The first key difference between the current qualification model and the SQE is the route to entry. The base criteria for the SQE is a degree or equivalent level qualification in any subject, combined with two years’ qualifying work experience (QWE).  Candidates will also be expected to demonstrate the necessary competency requirements to practice law. These include ethics, professionalism and judgment; working with others; technical legal practice, and managing yourself and your workload.

Two exams, one qualification

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The new SQE will be formed of two parts – SQE1 and SQE2 – both of which must be passed, alongside completing the qualifying work experience, for a candidate to be deemed suitable and competent to become a solicitor in England and Wales.  

SQE1 is a computer-based exam. It is designed to test functioning legal knowledge by way of multiple-choice questions. This is far more challenging than it may sound. Excelling with multiple-choice exams is a very specific skill that requires both practice and expertise.

The SQE1 assessment will consist of 180 multiple-choice questions, which will require candidates to demonstrate their knowledge of the law, its rules and principles, and show the competence required to become a newly qualified solicitor.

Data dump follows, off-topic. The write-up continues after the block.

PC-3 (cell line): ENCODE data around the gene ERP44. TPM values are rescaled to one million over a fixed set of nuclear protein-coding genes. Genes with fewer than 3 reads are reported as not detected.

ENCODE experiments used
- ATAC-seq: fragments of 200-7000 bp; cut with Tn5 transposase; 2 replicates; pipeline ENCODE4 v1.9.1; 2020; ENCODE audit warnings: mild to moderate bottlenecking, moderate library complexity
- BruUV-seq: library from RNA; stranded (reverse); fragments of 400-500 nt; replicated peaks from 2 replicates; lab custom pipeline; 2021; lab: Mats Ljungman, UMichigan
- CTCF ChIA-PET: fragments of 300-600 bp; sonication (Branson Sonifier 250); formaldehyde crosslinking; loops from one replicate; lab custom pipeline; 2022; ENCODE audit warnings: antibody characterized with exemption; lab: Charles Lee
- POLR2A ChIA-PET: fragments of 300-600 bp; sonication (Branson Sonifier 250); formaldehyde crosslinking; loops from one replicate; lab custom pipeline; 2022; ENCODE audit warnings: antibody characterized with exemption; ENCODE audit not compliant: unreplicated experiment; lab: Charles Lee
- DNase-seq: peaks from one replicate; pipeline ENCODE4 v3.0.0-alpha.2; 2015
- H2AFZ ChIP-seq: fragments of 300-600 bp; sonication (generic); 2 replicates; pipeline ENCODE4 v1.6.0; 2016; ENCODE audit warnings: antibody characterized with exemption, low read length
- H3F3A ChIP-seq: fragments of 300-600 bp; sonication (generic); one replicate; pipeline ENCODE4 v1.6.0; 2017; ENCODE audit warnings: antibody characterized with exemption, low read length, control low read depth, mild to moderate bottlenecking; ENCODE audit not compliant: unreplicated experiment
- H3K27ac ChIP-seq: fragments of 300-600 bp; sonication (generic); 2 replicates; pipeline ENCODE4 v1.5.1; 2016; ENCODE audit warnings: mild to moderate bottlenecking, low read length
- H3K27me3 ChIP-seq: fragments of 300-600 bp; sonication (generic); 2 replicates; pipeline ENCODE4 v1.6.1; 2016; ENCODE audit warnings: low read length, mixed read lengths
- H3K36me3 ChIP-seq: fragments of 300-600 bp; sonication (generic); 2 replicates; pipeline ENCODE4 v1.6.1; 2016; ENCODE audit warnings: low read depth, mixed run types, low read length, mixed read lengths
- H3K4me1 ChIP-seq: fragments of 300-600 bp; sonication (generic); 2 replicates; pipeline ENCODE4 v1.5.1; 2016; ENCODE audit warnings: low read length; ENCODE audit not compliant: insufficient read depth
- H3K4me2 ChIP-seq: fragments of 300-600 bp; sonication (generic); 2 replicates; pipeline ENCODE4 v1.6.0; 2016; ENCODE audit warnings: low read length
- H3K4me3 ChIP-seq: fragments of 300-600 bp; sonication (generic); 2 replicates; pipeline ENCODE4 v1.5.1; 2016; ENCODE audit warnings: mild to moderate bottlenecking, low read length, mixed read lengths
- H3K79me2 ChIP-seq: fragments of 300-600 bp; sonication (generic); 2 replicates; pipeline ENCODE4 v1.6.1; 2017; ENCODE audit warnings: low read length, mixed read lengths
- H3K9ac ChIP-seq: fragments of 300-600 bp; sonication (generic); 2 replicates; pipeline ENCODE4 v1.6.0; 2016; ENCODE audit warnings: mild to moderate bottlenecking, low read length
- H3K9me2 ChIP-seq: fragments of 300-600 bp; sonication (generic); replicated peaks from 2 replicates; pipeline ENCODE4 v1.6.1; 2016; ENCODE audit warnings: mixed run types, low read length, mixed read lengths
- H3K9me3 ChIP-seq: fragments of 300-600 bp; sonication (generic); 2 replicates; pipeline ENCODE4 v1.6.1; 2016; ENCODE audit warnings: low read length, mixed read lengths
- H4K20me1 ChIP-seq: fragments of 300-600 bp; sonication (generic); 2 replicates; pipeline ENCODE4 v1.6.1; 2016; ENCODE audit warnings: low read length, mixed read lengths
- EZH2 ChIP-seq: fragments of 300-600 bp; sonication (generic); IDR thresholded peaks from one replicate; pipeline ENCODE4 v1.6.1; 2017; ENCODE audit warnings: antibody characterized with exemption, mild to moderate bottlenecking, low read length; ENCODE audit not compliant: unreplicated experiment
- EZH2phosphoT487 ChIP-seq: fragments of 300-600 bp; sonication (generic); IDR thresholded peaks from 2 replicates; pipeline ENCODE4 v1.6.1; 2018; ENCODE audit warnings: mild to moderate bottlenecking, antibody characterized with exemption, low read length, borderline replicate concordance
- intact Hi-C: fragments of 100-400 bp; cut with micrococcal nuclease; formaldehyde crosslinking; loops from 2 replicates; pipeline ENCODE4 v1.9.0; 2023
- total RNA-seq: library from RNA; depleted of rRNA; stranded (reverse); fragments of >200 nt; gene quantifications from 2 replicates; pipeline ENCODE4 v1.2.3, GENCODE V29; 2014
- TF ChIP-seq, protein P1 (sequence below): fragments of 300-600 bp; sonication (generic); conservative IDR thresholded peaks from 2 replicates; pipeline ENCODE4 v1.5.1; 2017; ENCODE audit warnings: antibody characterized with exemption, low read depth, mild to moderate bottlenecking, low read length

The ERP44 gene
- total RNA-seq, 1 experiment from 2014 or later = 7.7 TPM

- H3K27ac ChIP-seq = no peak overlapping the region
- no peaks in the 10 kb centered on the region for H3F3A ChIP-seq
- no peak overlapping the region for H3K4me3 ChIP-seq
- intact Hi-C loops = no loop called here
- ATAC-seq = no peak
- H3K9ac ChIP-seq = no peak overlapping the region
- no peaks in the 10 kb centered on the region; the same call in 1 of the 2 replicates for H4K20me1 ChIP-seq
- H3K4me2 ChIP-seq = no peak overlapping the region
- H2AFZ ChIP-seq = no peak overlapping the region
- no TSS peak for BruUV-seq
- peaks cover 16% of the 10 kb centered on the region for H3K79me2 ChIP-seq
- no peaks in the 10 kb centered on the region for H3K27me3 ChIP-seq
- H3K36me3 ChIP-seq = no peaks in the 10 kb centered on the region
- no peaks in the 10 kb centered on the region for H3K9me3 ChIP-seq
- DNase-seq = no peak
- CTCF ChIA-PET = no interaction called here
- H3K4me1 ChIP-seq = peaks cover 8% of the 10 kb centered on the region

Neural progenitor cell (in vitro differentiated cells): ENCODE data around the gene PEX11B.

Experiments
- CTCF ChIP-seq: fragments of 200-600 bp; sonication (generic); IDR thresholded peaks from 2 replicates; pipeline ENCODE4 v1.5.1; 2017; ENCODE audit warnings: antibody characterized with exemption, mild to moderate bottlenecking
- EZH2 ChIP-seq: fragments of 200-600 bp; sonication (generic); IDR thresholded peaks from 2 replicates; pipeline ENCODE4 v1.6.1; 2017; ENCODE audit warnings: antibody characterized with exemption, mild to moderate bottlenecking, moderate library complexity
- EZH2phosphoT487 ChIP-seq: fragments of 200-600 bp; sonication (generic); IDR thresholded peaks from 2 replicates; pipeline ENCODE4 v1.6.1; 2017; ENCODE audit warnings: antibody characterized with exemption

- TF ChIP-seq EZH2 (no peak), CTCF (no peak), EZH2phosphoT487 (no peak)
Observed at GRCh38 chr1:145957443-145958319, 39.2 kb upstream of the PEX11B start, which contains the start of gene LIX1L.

It will cover a wide range of legal areas, including business law and practice; contract; tort; constitutional and administrative law; property practice; land law; trusts; solicitors’ accounts and much more. Candidates will be required to demonstrate their professional ethics and ability to act honestly and with integrity throughout the examination process.

The SQE2 assessment is a two-part examination process, comprising oral and written assessments. Oral skills will be tested through both client interviews and advocacy, while written skills will be judged through case and matter analysis, legal research, legal writing and legal drafting.

The oral element of SQE2 includes four oral legal skills assessments, taking place over two half days. The written aspect covers 12 legal skills assessments, taking place over three half days. The interviewing exercises are marked by an assessor – playing the role of the client – and these will be marked based on skills only. All other aspects of the assessment will be marked by a solicitor.  The candidate’s skills and application of the law will be assessed here.